1500-1799 | Slavery


Stowage plan of the British slave ship ‘Brookes’ – c 1788.
Library of Congress via Wikimedia Commons.

28 October 1762

The London registered Phoenix was carrying 332 slaves crammed into its hold from Africa towards Maryland on the United States’ mid-Atlantic coastline. Since 20 October, she had been battling heavy seas but had sustained severe damage to the hull and rigging and was continuing to gain water despite the crew and the captive Africans bailing and manning the pumps. An account published in several British newspapers by a survivor, possibly the ship’s captain McGacher, described how the slaves’ ‘dismal cries and shrieks, and most frightful looks added to our ( meaning the crew’s ) misfortunes.’

There were several possible reasons for the ‘frightful looks,’ notwithstanding the slaves’ chilling realisation that they were trapped in the hold of a sinking ship. Not one black man, woman or child had received any fresh drinking water or food for five days and when, driven by sheer terror, some of them had managed to free themselves from their irons and attempted to break down the gratings that confined them, the crew felt ‘obliged, for the preservation of our own lives, to kill fifty of the ringleaders, and stoutest of them.’

The gruesome task of the extrajudicial executions and the endless battle to clear the water from the ship’s hold, meant that the white sailors ‘were quite worn out and many of them in despair,’ when suddenly about 10 in the forenoon of Thursday 28 October they finally spotted a sail. At 2 pm the approaching King George of Londonderry acknowledged the distress signals and agreed to take the crew on board. The survivor’s report claimed that ‘the gale increasing prevented (the King George) from saving anything but the white people’s lives. which were 36 in number; not even any of our clothes,’ before finally adding almost as an afterthought, ‘or one slave.’1 This seemingly skewed order of priorities would not have shocked those reading the account who would have accepted and assumed as natural that a ship owner would insure his ‘cargo and property’, including slaves, against unexpected ‘loss’, but who might also have had some sympathy for the miserable human beings on board ( the crew ), who were unlikely to gain any similar financial recompense for their lost clothes.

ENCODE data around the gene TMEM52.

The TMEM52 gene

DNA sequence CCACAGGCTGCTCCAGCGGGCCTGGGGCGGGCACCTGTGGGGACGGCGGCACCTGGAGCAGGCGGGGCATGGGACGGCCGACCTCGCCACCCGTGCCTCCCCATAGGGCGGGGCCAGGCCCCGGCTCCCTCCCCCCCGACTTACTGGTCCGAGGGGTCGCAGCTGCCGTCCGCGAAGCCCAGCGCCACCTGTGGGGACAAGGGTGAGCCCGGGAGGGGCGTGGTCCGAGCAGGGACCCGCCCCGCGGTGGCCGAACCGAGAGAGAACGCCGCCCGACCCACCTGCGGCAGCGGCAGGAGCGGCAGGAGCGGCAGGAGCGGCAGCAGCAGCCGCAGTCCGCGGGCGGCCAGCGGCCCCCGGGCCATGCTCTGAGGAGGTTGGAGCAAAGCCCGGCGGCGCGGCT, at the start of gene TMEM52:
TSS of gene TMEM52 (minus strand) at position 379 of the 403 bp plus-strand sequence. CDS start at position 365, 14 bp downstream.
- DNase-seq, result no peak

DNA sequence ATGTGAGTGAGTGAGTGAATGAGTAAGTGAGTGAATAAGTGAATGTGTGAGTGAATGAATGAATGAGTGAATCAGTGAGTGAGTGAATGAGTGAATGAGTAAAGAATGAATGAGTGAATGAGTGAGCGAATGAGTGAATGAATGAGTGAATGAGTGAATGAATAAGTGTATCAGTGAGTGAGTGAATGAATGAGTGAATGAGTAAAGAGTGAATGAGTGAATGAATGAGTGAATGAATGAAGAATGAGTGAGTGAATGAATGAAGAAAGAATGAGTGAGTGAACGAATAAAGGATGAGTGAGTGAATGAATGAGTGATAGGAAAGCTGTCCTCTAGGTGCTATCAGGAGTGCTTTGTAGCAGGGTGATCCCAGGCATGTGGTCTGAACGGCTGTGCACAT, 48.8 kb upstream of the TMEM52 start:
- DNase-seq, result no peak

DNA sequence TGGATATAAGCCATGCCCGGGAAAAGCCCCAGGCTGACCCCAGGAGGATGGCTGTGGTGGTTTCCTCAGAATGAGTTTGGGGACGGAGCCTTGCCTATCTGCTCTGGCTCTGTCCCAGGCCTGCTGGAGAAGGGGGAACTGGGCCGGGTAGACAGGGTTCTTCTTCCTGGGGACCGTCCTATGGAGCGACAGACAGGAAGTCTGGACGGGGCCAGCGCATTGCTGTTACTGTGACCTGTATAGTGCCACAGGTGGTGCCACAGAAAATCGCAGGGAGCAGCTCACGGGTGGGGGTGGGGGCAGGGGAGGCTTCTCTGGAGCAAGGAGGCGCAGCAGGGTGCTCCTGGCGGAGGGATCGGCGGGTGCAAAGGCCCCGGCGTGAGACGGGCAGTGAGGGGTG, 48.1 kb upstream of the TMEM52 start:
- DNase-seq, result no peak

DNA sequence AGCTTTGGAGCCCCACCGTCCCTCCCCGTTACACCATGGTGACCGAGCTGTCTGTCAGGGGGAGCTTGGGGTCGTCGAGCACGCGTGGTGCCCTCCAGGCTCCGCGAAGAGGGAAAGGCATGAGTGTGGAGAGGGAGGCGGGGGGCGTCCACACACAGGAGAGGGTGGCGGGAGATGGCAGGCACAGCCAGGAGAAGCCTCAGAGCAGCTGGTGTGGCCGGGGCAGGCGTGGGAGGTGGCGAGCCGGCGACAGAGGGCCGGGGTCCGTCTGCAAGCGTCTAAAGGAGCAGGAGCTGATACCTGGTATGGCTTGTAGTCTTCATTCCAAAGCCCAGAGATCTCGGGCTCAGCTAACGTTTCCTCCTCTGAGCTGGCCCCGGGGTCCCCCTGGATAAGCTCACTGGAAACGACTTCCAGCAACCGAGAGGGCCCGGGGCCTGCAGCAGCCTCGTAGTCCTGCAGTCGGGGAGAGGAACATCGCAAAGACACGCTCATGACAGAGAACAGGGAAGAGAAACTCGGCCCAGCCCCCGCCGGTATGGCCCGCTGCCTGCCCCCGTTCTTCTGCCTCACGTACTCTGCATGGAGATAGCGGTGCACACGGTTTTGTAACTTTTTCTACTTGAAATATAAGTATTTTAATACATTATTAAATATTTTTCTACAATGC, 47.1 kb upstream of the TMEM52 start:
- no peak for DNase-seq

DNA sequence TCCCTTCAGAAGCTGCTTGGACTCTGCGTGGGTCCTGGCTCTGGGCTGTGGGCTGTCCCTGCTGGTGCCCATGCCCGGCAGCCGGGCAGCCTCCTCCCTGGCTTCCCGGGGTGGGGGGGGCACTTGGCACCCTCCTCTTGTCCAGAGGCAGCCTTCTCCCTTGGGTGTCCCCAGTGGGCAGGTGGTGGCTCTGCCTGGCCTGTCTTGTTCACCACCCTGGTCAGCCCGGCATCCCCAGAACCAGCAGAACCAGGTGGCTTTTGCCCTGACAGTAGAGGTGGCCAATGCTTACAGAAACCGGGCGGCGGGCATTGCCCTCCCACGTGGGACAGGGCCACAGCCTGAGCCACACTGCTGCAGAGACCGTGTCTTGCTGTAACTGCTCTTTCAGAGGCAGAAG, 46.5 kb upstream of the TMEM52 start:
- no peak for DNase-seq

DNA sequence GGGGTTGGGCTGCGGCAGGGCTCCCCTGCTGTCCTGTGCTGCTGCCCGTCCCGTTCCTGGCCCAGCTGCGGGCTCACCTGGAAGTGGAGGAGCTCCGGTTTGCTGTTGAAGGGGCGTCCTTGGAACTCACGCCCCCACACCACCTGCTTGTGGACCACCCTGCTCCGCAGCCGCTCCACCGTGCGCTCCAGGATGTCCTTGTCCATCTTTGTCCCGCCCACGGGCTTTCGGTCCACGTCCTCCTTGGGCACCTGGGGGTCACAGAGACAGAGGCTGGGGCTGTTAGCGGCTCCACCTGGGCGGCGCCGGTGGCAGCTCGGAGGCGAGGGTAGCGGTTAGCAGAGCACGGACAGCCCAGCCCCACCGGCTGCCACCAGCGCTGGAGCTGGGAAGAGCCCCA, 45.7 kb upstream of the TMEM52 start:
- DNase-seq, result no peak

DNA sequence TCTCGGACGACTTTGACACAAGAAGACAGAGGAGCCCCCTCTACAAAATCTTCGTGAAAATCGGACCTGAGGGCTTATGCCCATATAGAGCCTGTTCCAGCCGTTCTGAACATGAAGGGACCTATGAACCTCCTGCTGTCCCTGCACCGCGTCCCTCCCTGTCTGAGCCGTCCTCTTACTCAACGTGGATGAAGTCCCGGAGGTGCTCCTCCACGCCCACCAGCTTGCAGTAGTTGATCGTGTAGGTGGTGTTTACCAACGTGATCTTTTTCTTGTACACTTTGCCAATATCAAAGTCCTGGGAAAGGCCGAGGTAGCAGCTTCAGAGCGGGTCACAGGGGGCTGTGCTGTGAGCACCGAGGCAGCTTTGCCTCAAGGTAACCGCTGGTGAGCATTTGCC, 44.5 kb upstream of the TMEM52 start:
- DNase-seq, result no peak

1. This account is based entirely on ‘From the London papers, Jan 1,’ The Caledonian Mercury, 8 January 1763, p. 1. There is little coverage of the incident either in academic literature or online.

Please feel welcome to post comments below.  If you have any questions please email alisdare@gmail.com

© 2020 Alisdare Hickson All rights reserved

Similar Posts

Leave a Reply

Your email address will not be published. Required fields are marked *